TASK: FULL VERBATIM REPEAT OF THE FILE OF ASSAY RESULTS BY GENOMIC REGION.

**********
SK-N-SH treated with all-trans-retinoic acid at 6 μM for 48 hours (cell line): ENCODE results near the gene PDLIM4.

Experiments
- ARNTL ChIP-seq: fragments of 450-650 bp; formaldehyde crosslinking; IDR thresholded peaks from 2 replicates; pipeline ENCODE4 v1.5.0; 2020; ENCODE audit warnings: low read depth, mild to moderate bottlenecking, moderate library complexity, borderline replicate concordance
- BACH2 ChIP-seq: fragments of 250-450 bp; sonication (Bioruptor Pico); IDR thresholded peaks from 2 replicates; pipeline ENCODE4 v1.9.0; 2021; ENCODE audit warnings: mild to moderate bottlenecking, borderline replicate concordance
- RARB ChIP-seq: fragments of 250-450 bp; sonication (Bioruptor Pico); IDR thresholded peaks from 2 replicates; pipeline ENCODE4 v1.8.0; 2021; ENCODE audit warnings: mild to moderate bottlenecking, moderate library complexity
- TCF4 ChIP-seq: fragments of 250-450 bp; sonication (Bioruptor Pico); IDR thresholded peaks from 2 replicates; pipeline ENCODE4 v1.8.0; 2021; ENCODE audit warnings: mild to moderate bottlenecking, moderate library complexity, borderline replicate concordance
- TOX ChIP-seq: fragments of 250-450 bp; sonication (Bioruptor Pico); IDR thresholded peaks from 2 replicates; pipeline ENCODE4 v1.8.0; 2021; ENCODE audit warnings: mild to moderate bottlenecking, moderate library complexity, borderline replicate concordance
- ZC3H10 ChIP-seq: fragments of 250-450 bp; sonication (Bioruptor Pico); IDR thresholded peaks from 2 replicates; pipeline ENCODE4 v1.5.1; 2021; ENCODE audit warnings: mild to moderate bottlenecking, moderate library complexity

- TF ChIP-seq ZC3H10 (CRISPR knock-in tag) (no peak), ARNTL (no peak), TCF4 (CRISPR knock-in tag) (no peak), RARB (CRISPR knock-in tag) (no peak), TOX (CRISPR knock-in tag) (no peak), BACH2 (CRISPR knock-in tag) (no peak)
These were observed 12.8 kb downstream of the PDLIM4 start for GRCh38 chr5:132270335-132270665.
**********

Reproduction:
SK-N-SH treated with all-trans-retinoic acid at 6 μM for 48 hours (cell line): ENCODE results near the gene PDLIM4.

Experiments
- ARNTL ChIP-seq: fragments of 450-650 bp; formaldehyde crosslinking; IDR thresholded peaks from 2 replicates; pipeline ENCODE4 v1.5.0; 2020; ENCODE audit warnings: low read depth, mild to moderate bottlenecking, moderate library complexity, borderline replicate concordance
- BACH2 ChIP-seq: fragments of 250-450 bp; sonication (Bioruptor Pico); IDR thresholded peaks from 2 replicates; pipeline ENCODE4 v1.9.0; 2021; ENCODE audit warnings: mild to moderate bottlenecking, borderline replicate concordance
- RARB ChIP-seq: fragments of 250-450 bp; sonication (Bioruptor Pico); IDR thresholded peaks from 2 replicates; pipeline ENCODE4 v1.8.0; 2021; ENCODE audit warnings: mild to moderate bottlenecking, moderate library complexity
- TCF4 ChIP-seq: fragments of 250-450 bp; sonication (Bioruptor Pico); IDR thresholded peaks from 2 replicates; pipeline ENCODE4 v1.8.0; 2021; ENCODE audit warnings: mild to moderate bottlenecking, moderate library complexity, borderline replicate concordance
- TOX ChIP-seq: fragments of 250-450 bp; sonication (Bioruptor Pico); IDR thresholded peaks from 2 replicates; pipeline ENCODE4 v1.8.0; 2021; ENCODE audit warnings: mild to moderate bottlenecking, moderate library complexity, borderline replicate concordance
- ZC3H10 ChIP-seq: fragments of 250-450 bp; sonication (Bioruptor Pico); IDR thresholded peaks from 2 replicates; pipeline ENCODE4 v1.5.1; 2021; ENCODE audit warnings: mild to moderate bottlenecking, moderate library complexity

- TF ChIP-seq ZC3H10 (CRISPR knock-in tag) (no peak), ARNTL (no peak), TCF4 (CRISPR knock-in tag) (no peak), RARB (CRISPR knock-in tag) (no peak), TOX (CRISPR knock-in tag) (no peak), BACH2 (CRISPR knock-in tag) (no peak)
These were observed 12.8 kb downstream of the PDLIM4 start for GRCh38 chr5:132270335-132270665.